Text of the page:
A refurbishment of the building, managed by the Kensington and Chelsea Tennant Management Organisation, was carried out by the contractor Rydon.
The £8.6 million project was completed last year, and included encasing the building in an aluminium wall cladding.
Residents told HuffPost UK they saw the fire follow the cladding
as it gutted the building. It was reportedly done to make the building look more a nearby school. One resident told Channel 4 News it was installed only to "stop it being an eyesore for rich people".The BBC has reported
the cladding was also used on other buildings hit by fires around the world, and its polyethylene - or plastic - core is less fireproof than alternatives.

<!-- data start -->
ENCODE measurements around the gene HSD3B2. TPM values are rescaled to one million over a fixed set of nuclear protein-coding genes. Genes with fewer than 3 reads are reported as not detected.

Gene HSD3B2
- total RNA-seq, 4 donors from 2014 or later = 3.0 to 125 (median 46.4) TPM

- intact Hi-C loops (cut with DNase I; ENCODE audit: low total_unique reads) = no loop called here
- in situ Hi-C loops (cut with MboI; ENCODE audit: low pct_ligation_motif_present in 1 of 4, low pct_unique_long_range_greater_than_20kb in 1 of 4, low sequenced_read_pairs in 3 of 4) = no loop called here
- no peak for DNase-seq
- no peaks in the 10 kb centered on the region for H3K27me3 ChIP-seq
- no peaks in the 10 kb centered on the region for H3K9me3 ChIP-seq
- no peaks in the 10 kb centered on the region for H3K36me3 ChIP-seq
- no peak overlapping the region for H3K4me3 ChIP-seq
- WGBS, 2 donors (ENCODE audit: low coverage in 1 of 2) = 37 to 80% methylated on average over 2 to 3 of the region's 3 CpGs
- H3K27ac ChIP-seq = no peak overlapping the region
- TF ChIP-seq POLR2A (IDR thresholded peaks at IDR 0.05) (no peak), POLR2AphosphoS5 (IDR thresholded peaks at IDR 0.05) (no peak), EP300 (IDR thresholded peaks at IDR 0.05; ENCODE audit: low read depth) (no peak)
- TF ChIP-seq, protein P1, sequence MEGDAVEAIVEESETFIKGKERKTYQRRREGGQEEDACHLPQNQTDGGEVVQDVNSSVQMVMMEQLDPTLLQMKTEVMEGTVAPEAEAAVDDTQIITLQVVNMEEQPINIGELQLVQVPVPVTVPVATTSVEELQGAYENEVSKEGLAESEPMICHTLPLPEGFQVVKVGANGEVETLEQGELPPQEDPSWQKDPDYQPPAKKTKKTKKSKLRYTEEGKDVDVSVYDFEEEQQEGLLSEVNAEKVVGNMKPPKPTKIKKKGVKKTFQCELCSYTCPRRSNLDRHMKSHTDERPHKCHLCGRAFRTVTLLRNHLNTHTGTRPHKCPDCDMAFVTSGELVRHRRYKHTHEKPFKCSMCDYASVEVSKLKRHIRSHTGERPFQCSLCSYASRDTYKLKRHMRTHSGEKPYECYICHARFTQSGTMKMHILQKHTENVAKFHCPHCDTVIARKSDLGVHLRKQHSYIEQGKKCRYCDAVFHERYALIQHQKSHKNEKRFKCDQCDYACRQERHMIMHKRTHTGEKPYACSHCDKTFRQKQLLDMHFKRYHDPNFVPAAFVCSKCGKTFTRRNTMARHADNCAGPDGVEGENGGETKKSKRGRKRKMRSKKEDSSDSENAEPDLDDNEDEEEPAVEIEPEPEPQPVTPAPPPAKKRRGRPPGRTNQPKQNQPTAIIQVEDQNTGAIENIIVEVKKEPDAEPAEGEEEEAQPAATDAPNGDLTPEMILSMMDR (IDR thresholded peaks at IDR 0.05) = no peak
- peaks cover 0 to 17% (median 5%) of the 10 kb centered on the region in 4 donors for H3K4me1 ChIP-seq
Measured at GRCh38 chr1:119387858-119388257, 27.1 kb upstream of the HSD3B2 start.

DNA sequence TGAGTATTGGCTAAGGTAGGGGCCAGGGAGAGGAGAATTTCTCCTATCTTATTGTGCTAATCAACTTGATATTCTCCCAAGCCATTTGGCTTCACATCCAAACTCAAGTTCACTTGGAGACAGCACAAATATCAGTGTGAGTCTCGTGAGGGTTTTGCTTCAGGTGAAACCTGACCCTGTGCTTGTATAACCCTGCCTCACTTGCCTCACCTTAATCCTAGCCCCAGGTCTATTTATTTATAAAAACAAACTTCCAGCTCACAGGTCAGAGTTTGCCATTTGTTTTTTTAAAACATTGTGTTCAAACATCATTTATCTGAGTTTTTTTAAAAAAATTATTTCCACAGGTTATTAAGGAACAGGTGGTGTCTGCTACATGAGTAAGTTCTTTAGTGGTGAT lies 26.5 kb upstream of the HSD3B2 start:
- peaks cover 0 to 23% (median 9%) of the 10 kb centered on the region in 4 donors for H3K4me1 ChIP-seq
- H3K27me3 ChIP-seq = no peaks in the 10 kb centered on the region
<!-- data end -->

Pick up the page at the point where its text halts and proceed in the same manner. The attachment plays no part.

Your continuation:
This was followed by a Times investigation
that found the difference in cost between flammable panels allegedly used on the building and non-flammable panels was £2 per each, or an extra £5,000 more to clad Grenfell Tower. The United States has also banned the type of cladding that was apparently used, it said.
The refurbishment was not, however, purely cosmetic. A 2012 planning application
says it was intended to help keep the flats insulated, reduce the noise inside them and improve ventilation within the building.
Speaking to the media on Thursday, London mayor Sadiq Khan said the refurbishment was one of the issues the inquiry would have to address.